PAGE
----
The pixels from the source image are copied sparsely to the destination (cells a, c, I and k). The remainder of the destination cells need to be constructed in some way. The simplest and fastest way to construct the missing destination cells is simply to replicate the source cells. So cell b in the destination is a copy of cell a. Cell d is a copy of cell c, and the row e through h is simply a copy of the row a through d. This simple method results in the "big pixel" rendition we are used to when we call StretchBlt in Windows®.

A better solution is to fill in the missing pixels in the destination with colors interpolated from its nearest neighbors. There are many possible algorithms for doing this, but what we are after here is speed, so I chose to simply create the new pixel based on the colors of two of its neighbors. Referring again to Figure 1, pixel b is generated by averaging the colors of pixels a and c. Pixel j is the average of pixels I and k. Pixel e is the average of pixels a and I. Because pixel d has no neighbor on the right side, it is simply a copy of pixel c. Pixel h is constructed as the average of pixels d and l. OK, so you see the idea. We sparsely copy the source lines to the destination. We walk over those lines, filling in the gaps. We then walk the destination lines, filling in the lines that are missing by averaging them from the lines above and below. The last line of the destination is simply a copy of the line above it.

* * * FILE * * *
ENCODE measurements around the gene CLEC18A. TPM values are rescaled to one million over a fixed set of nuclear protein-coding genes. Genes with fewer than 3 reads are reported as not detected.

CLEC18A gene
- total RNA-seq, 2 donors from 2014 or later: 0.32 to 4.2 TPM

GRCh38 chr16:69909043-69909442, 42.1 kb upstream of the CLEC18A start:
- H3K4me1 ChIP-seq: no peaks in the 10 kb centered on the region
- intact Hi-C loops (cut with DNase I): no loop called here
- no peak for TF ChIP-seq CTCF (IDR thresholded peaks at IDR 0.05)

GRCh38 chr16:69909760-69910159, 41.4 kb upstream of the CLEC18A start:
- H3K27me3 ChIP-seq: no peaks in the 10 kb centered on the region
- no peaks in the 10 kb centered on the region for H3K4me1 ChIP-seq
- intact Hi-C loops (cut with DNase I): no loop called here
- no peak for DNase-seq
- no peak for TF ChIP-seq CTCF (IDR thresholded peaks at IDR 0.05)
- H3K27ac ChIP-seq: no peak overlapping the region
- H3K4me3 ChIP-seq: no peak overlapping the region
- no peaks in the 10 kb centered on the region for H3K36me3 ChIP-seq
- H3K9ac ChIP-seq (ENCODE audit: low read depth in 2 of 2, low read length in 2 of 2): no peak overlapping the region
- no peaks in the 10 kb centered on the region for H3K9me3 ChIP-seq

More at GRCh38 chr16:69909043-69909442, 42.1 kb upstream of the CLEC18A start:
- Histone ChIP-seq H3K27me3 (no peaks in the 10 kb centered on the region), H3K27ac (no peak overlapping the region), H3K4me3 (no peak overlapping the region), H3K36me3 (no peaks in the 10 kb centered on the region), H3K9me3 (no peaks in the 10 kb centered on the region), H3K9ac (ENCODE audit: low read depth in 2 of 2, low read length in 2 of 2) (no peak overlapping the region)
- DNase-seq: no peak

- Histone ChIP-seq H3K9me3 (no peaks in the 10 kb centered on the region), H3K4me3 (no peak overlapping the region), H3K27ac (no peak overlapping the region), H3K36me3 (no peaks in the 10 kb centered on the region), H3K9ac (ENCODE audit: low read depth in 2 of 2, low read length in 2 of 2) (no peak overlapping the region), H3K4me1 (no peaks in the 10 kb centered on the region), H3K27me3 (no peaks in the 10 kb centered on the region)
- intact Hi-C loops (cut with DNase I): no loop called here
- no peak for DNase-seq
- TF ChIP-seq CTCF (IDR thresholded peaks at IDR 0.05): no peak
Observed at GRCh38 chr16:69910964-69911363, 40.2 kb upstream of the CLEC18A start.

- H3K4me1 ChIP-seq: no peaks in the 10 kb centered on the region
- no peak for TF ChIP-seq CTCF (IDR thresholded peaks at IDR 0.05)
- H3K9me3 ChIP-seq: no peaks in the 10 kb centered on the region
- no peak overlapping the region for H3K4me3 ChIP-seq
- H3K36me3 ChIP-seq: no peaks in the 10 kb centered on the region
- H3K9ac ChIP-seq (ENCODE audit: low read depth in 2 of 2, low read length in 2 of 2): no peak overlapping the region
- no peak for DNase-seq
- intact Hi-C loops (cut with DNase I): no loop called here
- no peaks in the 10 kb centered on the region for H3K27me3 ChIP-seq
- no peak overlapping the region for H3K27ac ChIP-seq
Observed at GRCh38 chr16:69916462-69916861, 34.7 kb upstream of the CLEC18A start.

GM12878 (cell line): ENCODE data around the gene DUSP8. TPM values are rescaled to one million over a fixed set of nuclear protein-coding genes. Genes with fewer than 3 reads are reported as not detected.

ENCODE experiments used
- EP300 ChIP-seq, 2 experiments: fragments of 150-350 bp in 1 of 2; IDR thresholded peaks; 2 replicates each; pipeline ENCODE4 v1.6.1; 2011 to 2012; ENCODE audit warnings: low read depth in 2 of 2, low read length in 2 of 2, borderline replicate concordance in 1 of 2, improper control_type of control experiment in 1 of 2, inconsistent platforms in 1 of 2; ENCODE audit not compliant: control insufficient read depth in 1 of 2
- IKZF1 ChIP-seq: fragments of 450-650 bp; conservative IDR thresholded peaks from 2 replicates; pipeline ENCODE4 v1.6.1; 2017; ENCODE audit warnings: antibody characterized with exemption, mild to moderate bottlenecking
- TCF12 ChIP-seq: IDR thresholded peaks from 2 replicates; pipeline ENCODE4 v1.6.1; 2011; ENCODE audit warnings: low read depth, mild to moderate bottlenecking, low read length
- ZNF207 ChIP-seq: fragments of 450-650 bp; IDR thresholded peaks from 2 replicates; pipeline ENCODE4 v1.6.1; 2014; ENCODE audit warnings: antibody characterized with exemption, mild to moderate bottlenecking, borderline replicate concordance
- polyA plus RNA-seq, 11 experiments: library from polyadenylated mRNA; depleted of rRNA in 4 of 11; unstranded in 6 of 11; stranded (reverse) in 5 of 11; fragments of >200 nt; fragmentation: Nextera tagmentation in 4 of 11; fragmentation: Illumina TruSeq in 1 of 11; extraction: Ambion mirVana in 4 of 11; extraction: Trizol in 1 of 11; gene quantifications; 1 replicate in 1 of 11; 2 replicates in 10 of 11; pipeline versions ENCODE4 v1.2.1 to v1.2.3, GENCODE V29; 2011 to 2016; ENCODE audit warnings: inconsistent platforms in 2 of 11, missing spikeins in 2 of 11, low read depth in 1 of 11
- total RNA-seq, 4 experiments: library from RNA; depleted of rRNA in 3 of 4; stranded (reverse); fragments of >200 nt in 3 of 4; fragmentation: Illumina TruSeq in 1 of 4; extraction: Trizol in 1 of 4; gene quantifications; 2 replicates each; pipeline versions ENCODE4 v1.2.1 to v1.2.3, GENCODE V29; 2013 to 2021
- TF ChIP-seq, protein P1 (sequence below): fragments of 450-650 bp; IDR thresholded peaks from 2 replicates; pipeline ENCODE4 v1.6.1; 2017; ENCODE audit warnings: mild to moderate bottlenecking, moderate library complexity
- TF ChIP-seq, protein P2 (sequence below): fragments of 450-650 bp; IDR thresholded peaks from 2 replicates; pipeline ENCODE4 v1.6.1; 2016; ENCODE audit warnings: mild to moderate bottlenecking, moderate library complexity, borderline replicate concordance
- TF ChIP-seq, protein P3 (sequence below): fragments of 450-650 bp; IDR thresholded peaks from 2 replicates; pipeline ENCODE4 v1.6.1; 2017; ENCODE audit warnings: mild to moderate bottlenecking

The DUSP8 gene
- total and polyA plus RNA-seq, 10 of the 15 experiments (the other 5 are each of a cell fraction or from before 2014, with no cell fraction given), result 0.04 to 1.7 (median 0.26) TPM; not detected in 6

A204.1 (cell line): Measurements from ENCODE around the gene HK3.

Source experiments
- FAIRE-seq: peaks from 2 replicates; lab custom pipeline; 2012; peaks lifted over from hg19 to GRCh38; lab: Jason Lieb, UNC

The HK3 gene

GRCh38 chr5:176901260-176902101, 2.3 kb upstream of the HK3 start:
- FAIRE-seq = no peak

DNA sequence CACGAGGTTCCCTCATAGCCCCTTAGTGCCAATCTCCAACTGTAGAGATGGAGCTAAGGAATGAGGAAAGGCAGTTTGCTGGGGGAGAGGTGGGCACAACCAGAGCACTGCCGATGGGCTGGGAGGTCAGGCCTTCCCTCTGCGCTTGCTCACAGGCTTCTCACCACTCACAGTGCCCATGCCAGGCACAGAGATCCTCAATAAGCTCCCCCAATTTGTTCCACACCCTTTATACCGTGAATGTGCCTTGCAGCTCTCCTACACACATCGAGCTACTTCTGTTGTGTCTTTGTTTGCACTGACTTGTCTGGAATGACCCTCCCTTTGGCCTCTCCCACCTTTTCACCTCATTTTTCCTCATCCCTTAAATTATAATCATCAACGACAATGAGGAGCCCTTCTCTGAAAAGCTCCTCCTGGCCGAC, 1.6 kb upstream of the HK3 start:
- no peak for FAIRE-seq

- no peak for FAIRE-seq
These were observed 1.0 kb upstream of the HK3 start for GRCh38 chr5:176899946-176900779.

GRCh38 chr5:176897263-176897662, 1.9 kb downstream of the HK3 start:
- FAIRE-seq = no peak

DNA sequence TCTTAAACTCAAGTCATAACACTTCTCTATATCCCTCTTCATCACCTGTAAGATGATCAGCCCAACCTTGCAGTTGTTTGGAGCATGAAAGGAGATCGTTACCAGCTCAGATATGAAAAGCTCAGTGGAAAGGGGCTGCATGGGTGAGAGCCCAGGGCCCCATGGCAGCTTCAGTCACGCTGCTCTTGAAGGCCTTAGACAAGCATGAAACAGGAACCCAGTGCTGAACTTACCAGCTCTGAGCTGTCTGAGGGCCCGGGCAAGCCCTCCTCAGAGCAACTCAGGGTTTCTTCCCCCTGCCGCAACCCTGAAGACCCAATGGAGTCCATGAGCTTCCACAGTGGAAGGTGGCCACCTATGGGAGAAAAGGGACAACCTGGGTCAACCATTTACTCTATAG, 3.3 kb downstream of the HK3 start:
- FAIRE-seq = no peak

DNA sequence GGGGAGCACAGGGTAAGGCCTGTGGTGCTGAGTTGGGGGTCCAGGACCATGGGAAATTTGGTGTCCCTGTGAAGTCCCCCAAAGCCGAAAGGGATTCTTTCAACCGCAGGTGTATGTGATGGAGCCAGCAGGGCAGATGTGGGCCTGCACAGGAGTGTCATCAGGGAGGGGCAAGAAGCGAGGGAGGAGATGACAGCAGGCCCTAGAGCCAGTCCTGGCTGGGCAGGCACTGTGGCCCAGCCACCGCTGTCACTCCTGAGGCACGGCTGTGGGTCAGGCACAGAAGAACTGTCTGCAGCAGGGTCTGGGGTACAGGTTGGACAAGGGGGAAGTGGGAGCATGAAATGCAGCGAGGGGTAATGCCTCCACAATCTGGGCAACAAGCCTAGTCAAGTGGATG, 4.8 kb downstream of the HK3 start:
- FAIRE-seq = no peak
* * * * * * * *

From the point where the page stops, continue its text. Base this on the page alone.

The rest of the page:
So how do we average the colors of two pixels? The simplest (but probably not the best) way is to take the red, green, and blue values of the two pixels and average them. Then find a new color as close as possible in the image's palette that matches the new RGB value. Looking up palette index values with GetNearestPaletteIndex is extremely slow, so we build a lookup table of 256 x 256, which contains the results of looking up every possible pair of colors in the image. Finding the average is simply a matter of looking up the correct index value in the table.